11 September 2015

Happy Birthday Arvo Part

It is hard to discuss Baltic music without the giant Arvo Part. A composer who not only has the heavy weight title of the most famous composer in Eastern Europe, but also the most performed living composer. His music has been, and continues to be, performed worldwide and he touches audiences worldwide. I was fortunate enough to meet him at Sounds New Festival in 2010, in the crypt of Canterbury Cathedral as the Amsterdam cello octet performed a dedicated concert to him. It was also there I was lucky enough to see the premiere of Adam's Lament. As a composer, Part has had a significant influence on my work.

When it comes to Part, I am of an opinion which is rarely expressed or even considered. The opinion is this: Part is more mathematical and serial than people give him credit for. The mathematical precision of his St. John's Passion is far more akin to the work of Morton Feldman and Anton Webern. Admittedly Webern never tackled large scale structures like Feldman or Part, but there are very strong similarities. Mostly the systematic control and slow evolution of ideas. In the St. John Passion, Part manages to maintain a meditative like aura for over an hour while essentially staying in A minor. Without the systematic precision the work would fall apart into nonsense.

But A minor is a tonal idiom, why are you comparing him to Webern and serialism? Well firstly to answer this, a myth or two needs to be dispelled. Firstly serialism is not having a 12-note row and going through it without repeating notes until it is finished. You do not even have to look at late serialists or post-serialists to find this. It can be easily seen in Webern, Berg, and Schoenberg. Serialism is simply this: in tonal music the significance of a singular note is determined by the root i.e. C major. This means certain notes and chords are more important than other. In serialism the significance of a singular note is determined by the row/series. What this means is all notes are equal, a musical socialism if you will. So what you do with your row is up to you. Webern used the row in his symphony to define harmonic areas, where as Peter Schat used serialism to highlight characters of three note chords. Secondly serialism is not just using all 12 notes. Stravinsky, Balakauskas, Maxwell-Davies and many more have produced music using small note rows. So in theory a scale like A minor could be used in serial music, the difference will be how it functions.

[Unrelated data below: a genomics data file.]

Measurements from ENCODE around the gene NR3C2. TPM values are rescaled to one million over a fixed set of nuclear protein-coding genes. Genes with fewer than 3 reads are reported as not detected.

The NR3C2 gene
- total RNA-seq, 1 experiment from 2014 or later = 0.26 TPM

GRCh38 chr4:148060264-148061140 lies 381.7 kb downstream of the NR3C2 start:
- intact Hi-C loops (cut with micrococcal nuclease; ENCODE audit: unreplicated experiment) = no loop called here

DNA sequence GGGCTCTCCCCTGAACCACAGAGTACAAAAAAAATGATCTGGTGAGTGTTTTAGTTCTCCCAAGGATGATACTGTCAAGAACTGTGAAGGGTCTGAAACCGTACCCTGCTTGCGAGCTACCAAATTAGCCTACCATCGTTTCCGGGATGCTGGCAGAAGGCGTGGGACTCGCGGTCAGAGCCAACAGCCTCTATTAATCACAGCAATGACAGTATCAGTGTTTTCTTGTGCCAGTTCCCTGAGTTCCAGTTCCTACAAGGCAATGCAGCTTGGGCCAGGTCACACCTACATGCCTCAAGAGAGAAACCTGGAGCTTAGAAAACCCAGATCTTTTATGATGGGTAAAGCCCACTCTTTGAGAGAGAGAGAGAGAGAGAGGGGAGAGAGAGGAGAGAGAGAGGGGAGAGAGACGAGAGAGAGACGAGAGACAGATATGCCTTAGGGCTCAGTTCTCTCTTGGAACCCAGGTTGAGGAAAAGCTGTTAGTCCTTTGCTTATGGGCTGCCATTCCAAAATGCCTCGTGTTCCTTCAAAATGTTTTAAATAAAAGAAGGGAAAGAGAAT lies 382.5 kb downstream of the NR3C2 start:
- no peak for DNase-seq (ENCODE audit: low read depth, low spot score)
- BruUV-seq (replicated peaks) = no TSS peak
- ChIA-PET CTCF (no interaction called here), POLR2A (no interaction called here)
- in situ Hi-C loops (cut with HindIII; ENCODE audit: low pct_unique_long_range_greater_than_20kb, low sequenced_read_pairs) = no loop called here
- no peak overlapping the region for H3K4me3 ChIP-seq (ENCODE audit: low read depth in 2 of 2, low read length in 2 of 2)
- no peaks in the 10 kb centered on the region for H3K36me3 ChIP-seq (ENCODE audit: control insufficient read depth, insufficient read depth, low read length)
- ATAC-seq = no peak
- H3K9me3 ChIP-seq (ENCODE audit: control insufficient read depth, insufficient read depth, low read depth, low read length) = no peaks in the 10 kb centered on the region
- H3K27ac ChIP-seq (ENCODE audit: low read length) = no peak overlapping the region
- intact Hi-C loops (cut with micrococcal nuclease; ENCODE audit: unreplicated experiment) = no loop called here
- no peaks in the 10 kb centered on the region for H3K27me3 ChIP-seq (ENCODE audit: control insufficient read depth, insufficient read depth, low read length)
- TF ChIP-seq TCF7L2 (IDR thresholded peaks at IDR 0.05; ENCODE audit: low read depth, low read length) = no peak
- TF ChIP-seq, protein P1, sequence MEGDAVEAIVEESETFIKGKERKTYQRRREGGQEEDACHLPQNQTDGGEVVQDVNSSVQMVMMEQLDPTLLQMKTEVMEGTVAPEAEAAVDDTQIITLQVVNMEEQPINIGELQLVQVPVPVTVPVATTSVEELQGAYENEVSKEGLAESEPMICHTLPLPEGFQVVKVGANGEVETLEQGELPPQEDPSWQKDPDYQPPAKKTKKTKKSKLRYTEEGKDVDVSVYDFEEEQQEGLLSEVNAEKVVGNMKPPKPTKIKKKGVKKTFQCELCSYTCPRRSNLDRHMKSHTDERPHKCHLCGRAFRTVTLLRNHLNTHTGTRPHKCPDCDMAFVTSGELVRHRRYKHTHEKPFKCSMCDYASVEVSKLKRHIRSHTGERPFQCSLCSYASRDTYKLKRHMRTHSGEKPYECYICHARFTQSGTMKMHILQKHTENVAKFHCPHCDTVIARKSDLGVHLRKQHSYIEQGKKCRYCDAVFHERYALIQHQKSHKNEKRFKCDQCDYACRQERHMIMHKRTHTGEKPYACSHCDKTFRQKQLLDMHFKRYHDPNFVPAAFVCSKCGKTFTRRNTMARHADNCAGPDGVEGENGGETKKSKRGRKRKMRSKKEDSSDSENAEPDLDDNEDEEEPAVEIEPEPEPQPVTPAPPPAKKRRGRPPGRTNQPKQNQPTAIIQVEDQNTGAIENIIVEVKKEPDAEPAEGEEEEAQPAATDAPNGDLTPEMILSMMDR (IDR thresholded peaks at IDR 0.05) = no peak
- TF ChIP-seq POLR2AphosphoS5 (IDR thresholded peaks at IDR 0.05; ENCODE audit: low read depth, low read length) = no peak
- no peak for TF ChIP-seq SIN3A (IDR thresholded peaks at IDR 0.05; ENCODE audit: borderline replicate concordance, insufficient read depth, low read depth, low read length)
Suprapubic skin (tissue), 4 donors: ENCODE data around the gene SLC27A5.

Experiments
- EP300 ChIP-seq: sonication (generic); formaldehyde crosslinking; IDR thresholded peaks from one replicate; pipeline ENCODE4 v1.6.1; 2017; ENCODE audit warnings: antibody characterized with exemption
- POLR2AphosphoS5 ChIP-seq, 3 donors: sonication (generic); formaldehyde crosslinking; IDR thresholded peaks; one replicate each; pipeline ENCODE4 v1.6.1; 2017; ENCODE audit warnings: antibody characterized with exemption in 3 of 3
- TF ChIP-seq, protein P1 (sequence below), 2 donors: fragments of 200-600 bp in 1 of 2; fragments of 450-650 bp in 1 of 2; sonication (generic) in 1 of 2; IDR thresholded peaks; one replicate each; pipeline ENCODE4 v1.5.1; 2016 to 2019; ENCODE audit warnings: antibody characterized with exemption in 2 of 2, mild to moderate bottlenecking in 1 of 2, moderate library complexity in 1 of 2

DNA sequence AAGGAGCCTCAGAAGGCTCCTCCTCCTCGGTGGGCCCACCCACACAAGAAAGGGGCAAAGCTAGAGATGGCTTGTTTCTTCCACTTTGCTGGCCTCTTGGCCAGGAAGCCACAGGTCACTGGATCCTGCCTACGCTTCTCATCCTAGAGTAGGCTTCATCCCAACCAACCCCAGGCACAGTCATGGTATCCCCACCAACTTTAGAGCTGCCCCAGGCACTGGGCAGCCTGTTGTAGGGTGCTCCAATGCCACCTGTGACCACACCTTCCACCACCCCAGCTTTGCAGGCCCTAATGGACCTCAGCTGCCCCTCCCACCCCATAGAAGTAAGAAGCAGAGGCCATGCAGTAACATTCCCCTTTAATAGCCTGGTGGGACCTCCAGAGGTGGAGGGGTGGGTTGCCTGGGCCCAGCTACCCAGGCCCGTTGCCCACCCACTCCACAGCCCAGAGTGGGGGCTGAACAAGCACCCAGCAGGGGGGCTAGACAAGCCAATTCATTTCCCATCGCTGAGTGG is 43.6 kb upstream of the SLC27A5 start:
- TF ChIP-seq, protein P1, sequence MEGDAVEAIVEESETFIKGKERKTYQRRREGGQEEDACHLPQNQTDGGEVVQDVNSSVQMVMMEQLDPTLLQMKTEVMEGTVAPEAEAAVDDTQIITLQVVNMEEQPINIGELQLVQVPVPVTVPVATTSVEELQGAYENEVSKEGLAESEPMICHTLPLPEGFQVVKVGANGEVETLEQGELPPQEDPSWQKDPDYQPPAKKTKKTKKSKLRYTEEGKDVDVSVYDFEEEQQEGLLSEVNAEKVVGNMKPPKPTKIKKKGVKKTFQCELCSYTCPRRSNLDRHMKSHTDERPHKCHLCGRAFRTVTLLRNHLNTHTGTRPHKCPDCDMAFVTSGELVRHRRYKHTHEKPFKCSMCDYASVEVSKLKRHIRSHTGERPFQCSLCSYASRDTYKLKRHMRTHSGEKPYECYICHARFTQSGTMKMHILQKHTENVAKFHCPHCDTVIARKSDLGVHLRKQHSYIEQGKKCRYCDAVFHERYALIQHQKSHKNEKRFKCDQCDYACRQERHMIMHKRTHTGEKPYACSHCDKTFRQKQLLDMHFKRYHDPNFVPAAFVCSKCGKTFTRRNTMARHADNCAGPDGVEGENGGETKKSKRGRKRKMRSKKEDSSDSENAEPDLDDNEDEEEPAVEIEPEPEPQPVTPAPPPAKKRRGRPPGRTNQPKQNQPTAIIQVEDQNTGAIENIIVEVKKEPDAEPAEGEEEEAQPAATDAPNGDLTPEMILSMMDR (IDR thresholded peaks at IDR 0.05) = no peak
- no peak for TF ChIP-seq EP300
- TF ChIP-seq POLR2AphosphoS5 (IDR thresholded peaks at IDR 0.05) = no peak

With these myths displaced, listening to Arvo Part's St. John Passion gains a very different and intriguing light. The music becomes like a crystal clear glacier slowly moving and evolving. The austerity of material is remarkably like Webern using only as little as need. With this Part has continued to hypnotise listeners all over the globe.
So Palju õnne sünnipäevaks Arvo Part. May you continue to mystify us all.

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